7 Reasons for Play Based Learning

By Ian Gross | Parents Avenue’s Columnist | Images Courtesy of Freepik
Ian Gross is the Principal at Kinabalu International School, Sabah, Malaysia and is currently studying for a Doctorate in Education through Bath University, UK.

For young children just starting their educational journey, it is important that they get the right foundations. Everything they do at a young age underpins their future learning and how well they will develop and be able to progress.

Research has shown, for a long time now that successful learning incorporates children being active, engaged, meaningful as well as social. Play based learning when used properly has a genuine impact student learning and development. Below, I explain seven reasons why play is crucial for developing students learning skills. I’ll then explain eight play-based activities you can try with your child.

7 Reasons For Play Based Learning
 
  1. Play is crucial for developing children’s communication skills. It lays the foundation for literacy. Through play children learn to make and practise new sounds. They try out new vocabulary, on their own or with friends, and exercise their imagination through storytelling. The class teacher supports and encourages a safe environment for children to learn through play.
  1. Play is learning. It nurtures development and fulfils an infants’ inbuilt need to learn. Play can take many forms, from peek-a-boo to hide-and-seek. Play can be done by a child alone, with another child, in a group or with an adult. A well-organised classroom is perfect.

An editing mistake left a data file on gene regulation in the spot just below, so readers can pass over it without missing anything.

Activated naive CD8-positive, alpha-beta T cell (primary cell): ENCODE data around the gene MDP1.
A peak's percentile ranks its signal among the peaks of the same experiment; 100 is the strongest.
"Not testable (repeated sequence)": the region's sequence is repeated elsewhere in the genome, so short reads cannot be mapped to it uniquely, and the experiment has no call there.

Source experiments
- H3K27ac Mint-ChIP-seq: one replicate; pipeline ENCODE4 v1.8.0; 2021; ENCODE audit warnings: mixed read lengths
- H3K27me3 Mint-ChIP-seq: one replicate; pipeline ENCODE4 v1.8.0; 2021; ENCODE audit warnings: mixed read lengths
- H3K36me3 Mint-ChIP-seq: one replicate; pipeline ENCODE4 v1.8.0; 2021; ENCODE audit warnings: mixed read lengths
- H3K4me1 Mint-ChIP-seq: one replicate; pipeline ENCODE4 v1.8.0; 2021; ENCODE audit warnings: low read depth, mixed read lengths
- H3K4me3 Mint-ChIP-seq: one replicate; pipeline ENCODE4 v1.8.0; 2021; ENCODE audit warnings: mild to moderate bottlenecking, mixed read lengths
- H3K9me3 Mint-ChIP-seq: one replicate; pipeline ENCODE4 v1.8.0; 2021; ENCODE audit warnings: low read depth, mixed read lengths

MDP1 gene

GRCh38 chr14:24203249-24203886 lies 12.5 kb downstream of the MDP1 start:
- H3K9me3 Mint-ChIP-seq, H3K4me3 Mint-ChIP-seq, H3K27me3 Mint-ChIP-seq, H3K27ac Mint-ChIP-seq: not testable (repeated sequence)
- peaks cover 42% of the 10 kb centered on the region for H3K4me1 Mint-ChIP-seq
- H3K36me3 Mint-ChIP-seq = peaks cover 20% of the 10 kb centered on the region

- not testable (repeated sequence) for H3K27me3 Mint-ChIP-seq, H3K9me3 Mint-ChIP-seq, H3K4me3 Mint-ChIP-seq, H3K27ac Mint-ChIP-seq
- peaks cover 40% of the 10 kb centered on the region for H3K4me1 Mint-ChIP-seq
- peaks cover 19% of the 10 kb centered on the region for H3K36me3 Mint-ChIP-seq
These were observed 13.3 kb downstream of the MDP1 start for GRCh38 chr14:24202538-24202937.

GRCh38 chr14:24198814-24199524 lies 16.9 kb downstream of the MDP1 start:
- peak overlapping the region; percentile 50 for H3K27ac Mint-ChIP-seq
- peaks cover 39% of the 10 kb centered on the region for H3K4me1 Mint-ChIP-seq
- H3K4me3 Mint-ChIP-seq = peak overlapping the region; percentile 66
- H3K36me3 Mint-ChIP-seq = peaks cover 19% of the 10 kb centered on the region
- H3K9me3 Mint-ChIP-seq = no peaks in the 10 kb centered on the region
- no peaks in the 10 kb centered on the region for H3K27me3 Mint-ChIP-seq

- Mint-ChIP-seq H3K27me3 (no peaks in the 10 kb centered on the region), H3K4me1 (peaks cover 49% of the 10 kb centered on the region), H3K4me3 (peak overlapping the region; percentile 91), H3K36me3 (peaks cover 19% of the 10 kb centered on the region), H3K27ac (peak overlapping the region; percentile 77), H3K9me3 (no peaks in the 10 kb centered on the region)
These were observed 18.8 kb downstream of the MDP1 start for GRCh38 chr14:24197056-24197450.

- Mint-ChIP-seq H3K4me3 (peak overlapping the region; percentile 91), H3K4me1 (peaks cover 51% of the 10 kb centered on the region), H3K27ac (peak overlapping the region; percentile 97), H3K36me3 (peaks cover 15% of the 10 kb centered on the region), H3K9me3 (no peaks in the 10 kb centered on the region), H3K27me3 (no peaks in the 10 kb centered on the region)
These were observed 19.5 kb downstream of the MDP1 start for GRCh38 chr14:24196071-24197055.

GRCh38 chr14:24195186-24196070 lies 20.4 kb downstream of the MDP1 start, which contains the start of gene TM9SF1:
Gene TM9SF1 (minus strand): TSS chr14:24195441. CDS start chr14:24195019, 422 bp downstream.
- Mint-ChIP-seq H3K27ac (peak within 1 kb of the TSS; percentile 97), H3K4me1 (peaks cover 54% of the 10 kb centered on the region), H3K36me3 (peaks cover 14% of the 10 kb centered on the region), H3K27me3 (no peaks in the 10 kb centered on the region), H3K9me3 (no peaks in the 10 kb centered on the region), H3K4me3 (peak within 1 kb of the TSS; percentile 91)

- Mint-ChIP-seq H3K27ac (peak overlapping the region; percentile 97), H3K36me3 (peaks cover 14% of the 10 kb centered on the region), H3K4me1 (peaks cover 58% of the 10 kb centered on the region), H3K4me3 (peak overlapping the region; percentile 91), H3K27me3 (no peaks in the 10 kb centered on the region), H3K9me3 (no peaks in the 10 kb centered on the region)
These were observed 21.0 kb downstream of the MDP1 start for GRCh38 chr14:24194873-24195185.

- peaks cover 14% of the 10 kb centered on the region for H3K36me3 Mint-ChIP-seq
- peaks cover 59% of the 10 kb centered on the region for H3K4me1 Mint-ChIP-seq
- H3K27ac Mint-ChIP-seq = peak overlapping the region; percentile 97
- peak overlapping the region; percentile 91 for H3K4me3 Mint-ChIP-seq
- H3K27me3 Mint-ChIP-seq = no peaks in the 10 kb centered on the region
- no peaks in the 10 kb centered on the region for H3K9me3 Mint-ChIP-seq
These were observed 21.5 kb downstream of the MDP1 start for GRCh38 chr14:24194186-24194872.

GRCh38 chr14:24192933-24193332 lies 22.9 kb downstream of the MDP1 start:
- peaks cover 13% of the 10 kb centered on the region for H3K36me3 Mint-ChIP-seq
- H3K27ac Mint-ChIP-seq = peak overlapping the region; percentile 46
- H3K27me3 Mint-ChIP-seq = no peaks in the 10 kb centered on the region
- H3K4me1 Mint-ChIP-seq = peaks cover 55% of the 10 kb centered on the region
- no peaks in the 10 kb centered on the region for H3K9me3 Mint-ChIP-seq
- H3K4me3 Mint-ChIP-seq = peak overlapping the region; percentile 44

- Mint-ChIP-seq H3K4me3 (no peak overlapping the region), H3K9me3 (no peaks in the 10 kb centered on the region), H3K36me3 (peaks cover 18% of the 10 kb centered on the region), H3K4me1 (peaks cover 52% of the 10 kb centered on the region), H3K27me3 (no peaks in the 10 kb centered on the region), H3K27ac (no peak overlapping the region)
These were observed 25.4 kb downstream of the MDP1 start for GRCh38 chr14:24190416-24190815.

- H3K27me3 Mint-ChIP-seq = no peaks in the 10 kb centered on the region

1. Play gives children the chance to be spontaneous. You may think your child should be rolling the truck on the ground but that doesn’t mean that truck is not equally useful as a stacking toy or becoming a flying machine.
  1. Play expands children’s imagination, leading to more creativity. As adults we can often misunderstand a child’s play because we have lost the depth of imagination children naturally have.
  1. Play gives children choice. Having enough toys or activities to choose from will allow children to express themselves. Children also learn about the concept of sharing when other children are involved.
  1. Play gives children space. To practise physical movement, balance and to test their own limits. Good classroom layout is important to give children space and separate areas for different types of play.
  1. Play allows children to express and develop their body language. This is another key form of communication and understanding social situations with others. A class full of children in structured play allows for these interactions.

Play based learning is not limited to school. As parents you have a key role in your child’s development and bond more with them at the same time. Play teaches parents patience and understanding. When you join in your child’s play make sure that you do not try to take it over and force your own learning objectives into their play. Structured parent-led activities have their time and place but remember to allow time for your children to control and decide their own play. Play gives parents the chance to learn how to play again. One of the most challenging parts of play is allowing yourself in it.

Play encourages parents to communicate with their children. Parents can support their child’s play by providing them opportunities to play, and by knowing when to get involved, and when not to be involved. Playing should be fun. Learning to play well, both by themselves and with others, sets children up to be contented and sociable.

As a parent, how can you get involved? Your child will be learning new things every day. This is an important age to encourage your child to play with others, look at books they like and talk about what they are doing. Talking to your child shows you’re interested in them and care about them. The more they get the chance to speak, the more they’ll want to and the more they will learn. Try some of these activities.